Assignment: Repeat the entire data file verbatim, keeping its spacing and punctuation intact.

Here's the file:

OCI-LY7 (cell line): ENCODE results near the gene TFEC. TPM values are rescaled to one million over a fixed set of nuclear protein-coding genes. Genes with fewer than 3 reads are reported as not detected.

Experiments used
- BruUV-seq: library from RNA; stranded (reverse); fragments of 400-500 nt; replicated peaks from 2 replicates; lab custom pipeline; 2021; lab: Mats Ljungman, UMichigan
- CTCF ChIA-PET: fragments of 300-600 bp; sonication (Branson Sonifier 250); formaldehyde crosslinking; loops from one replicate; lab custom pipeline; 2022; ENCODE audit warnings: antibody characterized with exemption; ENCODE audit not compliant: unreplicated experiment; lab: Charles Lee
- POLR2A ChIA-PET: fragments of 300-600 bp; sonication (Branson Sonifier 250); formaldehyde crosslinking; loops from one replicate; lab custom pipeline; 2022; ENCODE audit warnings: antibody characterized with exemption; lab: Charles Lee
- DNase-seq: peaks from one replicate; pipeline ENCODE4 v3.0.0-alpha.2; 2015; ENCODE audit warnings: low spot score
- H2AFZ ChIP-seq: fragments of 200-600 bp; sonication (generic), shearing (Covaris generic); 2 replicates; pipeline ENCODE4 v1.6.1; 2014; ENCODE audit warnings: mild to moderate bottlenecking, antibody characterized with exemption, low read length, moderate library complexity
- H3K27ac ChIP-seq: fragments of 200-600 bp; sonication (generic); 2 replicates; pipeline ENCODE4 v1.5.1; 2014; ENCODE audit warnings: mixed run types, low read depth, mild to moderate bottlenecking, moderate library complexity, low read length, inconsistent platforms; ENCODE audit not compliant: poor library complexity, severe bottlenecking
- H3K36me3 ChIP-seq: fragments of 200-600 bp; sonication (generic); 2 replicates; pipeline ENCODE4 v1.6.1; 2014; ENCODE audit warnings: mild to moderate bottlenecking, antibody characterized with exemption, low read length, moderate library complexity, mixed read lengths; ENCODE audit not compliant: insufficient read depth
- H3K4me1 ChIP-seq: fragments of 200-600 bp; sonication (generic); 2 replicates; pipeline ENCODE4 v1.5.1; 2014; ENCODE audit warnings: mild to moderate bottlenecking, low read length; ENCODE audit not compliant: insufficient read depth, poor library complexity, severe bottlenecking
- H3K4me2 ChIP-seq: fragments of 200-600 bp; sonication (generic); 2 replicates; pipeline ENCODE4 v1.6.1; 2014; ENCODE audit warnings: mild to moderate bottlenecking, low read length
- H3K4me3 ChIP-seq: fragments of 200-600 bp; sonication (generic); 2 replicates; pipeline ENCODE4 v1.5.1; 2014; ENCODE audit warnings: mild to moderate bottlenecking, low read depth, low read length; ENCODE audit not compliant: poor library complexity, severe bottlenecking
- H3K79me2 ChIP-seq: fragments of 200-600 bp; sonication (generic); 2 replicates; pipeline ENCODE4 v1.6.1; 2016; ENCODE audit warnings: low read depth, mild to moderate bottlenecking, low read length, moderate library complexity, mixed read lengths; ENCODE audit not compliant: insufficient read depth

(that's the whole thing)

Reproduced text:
OCI-LY7 (cell line): ENCODE results near the gene TFEC. TPM values are rescaled to one million over a fixed set of nuclear protein-coding genes. Genes with fewer than 3 reads are reported as not detected.

Experiments used
- BruUV-seq: library from RNA; stranded (reverse); fragments of 400-500 nt; replicated peaks from 2 replicates; lab custom pipeline; 2021; lab: Mats Ljungman, UMichigan
- CTCF ChIA-PET: fragments of 300-600 bp; sonication (Branson Sonifier 250); formaldehyde crosslinking; loops from one replicate; lab custom pipeline; 2022; ENCODE audit warnings: antibody characterized with exemption; ENCODE audit not compliant: unreplicated experiment; lab: Charles Lee
- POLR2A ChIA-PET: fragments of 300-600 bp; sonication (Branson Sonifier 250); formaldehyde crosslinking; loops from one replicate; lab custom pipeline; 2022; ENCODE audit warnings: antibody characterized with exemption; lab: Charles Lee
- DNase-seq: peaks from one replicate; pipeline ENCODE4 v3.0.0-alpha.2; 2015; ENCODE audit warnings: low spot score
- H2AFZ ChIP-seq: fragments of 200-600 bp; sonication (generic), shearing (Covaris generic); 2 replicates; pipeline ENCODE4 v1.6.1; 2014; ENCODE audit warnings: mild to moderate bottlenecking, antibody characterized with exemption, low read length, moderate library complexity
- H3K27ac ChIP-seq: fragments of 200-600 bp; sonication (generic); 2 replicates; pipeline ENCODE4 v1.5.1; 2014; ENCODE audit warnings: mixed run types, low read depth, mild to moderate bottlenecking, moderate library complexity, low read length, inconsistent platforms; ENCODE audit not compliant: poor library complexity, severe bottlenecking
- H3K36me3 ChIP-seq: fragments of 200-600 bp; sonication (generic); 2 replicates; pipeline ENCODE4 v1.6.1; 2014; ENCODE audit warnings: mild to moderate bottlenecking, antibody characterized with exemption, low read length, moderate library complexity, mixed read lengths; ENCODE audit not compliant: insufficient read depth
- H3K4me1 ChIP-seq: fragments of 200-600 bp; sonication (generic); 2 replicates; pipeline ENCODE4 v1.5.1; 2014; ENCODE audit warnings: mild to moderate bottlenecking, low read length; ENCODE audit not compliant: insufficient read depth, poor library complexity, severe bottlenecking
- H3K4me2 ChIP-seq: fragments of 200-600 bp; sonication (generic); 2 replicates; pipeline ENCODE4 v1.6.1; 2014; ENCODE audit warnings: mild to moderate bottlenecking, low read length
- H3K4me3 ChIP-seq: fragments of 200-600 bp; sonication (generic); 2 replicates; pipeline ENCODE4 v1.5.1; 2014; ENCODE audit warnings: mild to moderate bottlenecking, low read depth, low read length; ENCODE audit not compliant: poor library complexity, severe bottlenecking
- H3K79me2 ChIP-seq: fragments of 200-600 bp; sonication (generic); 2 replicates; pipeline ENCODE4 v1.6.1; 2016; ENCODE audit warnings: low read depth, mild to moderate bottlenecking, low read length, moderate library complexity, mixed read lengths; ENCODE audit not compliant: insufficient read depth